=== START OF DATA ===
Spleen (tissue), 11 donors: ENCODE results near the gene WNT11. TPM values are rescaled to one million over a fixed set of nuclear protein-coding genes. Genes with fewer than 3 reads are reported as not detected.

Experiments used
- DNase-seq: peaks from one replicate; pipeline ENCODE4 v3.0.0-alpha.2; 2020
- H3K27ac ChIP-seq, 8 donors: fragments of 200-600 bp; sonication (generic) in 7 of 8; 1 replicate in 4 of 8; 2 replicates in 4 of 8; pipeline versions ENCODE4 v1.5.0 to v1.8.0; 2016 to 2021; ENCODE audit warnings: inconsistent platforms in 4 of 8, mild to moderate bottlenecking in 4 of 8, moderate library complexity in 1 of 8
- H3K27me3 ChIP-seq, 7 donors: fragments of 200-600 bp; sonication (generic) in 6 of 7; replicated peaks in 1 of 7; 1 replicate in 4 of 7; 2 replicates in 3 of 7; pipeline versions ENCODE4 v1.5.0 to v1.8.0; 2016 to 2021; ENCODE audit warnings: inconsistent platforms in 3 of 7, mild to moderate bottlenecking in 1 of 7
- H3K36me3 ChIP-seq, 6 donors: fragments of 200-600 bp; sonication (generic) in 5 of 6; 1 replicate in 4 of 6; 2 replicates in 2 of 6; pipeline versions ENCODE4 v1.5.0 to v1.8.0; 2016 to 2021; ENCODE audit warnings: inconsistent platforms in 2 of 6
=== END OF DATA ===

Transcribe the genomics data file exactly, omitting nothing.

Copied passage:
Spleen (tissue), 11 donors: ENCODE results near the gene WNT11. TPM values are rescaled to one million over a fixed set of nuclear protein-coding genes. Genes with fewer than 3 reads are reported as not detected.

Experiments used
- DNase-seq: peaks from one replicate; pipeline ENCODE4 v3.0.0-alpha.2; 2020
- H3K27ac ChIP-seq, 8 donors: fragments of 200-600 bp; sonication (generic) in 7 of 8; 1 replicate in 4 of 8; 2 replicates in 4 of 8; pipeline versions ENCODE4 v1.5.0 to v1.8.0; 2016 to 2021; ENCODE audit warnings: inconsistent platforms in 4 of 8, mild to moderate bottlenecking in 4 of 8, moderate library complexity in 1 of 8
- H3K27me3 ChIP-seq, 7 donors: fragments of 200-600 bp; sonication (generic) in 6 of 7; replicated peaks in 1 of 7; 1 replicate in 4 of 7; 2 replicates in 3 of 7; pipeline versions ENCODE4 v1.5.0 to v1.8.0; 2016 to 2021; ENCODE audit warnings: inconsistent platforms in 3 of 7, mild to moderate bottlenecking in 1 of 7
- H3K36me3 ChIP-seq, 6 donors: fragments of 200-600 bp; sonication (generic) in 5 of 6; 1 replicate in 4 of 6; 2 replicates in 2 of 6; pipeline versions ENCODE4 v1.5.0 to v1.8.0; 2016 to 2021; ENCODE audit warnings: inconsistent platforms in 2 of 6